“Our rescue center provides a safe haven for homeless dogs, giving them the time, care, and love they need to find the right home, not just any home,” says Georgia Obenaus, Founder and Executive Director of GO Rescue Pet Adoption Center in Norfolk, VA. A life-long lover of dogs, she has kept this passion alive, and it has led to the founding of the first and only homelike Dog Rescue Center in her region.
Overcoming Adversity for the Love of Dogs
In 2011, Georgia lost her home. Instead of worrying where she would end up, her mission became finding great forever homes for the dogs she’d rescued from animal control. It was through a generous donation from a stranger that she was able to rent a space to keep those dogs safe, but the space was a simple building with four walls and a cement floor.
Enter another charitable act. A local business stepped up to donate the work of their electricians, plumbers, and builders to get the space worthy for her rescues. As GO Rescue grew, they became a state-approved 501c3 Non-Profit, and needed a larger space, so they rented a portion of a boarding kennel in nearby Virginia Beach, Virginia where they resided for 3 years. “Then, in 2018, we were given only 8 weeks’ notice to find a new place (a certain death sentence for our then 50 dogs).”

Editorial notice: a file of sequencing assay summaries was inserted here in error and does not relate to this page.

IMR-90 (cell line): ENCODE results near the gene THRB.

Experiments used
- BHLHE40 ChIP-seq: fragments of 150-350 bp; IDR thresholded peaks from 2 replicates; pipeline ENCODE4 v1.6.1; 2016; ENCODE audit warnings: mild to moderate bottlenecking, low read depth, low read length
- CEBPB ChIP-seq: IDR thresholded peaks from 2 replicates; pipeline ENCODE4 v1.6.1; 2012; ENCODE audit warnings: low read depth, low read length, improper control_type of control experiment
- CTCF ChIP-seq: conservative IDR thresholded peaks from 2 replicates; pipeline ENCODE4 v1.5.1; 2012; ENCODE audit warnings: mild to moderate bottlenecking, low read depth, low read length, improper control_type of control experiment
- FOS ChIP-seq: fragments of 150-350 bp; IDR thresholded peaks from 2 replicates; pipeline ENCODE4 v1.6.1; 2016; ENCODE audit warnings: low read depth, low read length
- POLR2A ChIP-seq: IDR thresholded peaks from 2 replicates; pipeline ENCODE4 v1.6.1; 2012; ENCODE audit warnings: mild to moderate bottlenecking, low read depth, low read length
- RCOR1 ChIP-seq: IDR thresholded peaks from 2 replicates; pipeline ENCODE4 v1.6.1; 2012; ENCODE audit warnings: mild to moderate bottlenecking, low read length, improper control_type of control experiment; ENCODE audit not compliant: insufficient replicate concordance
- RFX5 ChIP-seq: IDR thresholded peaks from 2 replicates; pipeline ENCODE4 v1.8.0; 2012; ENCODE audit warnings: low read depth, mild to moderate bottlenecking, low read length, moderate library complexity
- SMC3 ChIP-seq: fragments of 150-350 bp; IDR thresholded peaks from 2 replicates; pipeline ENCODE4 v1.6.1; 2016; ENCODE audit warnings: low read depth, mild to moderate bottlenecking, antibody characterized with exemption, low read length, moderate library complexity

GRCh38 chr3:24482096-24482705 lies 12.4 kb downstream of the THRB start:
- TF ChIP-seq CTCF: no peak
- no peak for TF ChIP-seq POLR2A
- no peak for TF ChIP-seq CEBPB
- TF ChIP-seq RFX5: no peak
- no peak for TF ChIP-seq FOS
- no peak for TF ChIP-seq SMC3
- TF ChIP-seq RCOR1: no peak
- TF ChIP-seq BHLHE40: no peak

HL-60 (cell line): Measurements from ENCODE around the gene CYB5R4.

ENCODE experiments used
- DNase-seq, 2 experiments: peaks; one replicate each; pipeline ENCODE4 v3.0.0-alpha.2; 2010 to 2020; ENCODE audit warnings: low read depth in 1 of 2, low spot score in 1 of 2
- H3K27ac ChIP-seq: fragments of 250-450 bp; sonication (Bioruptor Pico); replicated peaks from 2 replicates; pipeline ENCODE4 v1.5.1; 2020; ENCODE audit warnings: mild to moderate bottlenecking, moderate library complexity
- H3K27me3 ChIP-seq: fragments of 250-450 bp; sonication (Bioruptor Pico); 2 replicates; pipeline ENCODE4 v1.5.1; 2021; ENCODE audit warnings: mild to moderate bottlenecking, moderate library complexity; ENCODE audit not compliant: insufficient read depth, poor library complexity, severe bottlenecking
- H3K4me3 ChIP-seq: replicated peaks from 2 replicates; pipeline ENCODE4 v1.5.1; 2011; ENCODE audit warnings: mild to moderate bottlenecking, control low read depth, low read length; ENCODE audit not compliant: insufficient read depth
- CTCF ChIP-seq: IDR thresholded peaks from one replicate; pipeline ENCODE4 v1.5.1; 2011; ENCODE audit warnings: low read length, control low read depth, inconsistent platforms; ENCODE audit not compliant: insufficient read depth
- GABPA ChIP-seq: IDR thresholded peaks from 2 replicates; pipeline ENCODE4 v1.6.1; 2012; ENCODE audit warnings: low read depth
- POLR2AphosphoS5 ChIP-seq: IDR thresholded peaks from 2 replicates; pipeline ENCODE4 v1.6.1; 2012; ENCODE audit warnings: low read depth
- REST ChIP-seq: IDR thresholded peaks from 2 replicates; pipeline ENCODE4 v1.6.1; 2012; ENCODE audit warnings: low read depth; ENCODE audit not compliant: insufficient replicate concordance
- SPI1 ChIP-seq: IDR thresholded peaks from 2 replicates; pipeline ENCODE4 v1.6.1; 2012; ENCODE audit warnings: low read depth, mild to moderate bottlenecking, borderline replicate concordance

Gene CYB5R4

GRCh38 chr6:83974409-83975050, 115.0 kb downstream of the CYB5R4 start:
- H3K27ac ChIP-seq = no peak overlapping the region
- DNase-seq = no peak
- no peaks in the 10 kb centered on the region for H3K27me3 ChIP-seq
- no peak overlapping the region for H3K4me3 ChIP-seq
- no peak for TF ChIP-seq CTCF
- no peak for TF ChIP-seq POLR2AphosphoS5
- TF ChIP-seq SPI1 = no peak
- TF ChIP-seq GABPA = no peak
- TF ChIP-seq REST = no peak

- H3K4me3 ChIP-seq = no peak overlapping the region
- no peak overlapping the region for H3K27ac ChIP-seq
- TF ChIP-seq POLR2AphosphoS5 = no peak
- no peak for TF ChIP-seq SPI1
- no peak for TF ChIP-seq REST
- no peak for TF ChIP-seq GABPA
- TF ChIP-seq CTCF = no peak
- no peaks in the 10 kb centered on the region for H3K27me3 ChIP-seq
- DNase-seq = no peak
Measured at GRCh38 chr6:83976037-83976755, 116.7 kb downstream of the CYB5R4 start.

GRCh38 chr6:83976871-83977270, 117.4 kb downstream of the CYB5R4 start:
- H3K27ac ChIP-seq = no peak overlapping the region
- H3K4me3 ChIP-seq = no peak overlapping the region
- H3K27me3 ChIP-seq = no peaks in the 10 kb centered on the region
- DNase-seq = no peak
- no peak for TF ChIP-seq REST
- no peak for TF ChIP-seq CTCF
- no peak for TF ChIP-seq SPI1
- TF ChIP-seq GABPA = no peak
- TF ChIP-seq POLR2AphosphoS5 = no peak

Finding Their Forever Home
With the 8-week deadline hanging over her head, Georgia sprang into action, finding a commercial property for sale in their current home of Norfolk, Virginia. This purchase has given GO Rescue security and the ability to craft their region’s only commodious dog rescue center. The 4,300 sq. ft. space is cozy and filled with couches and furniture for the dogs to explore and relax on.
While the goal of GO Rescue is to provide a temporary home for dogs before they find their forever family, the atmosphere not only prepares the dogs for a loving home, but also lets them get comfortable, so they show their best sides to potential adopters.
How GO Rescue Finds the Right Family
GO Rescue exclusively works by appointment to meet their dogs, because her small team of two is often too busy. Plus, by speaking with each potential adopter in person, she can get an understanding of which type of dog would best meet the family’s needs.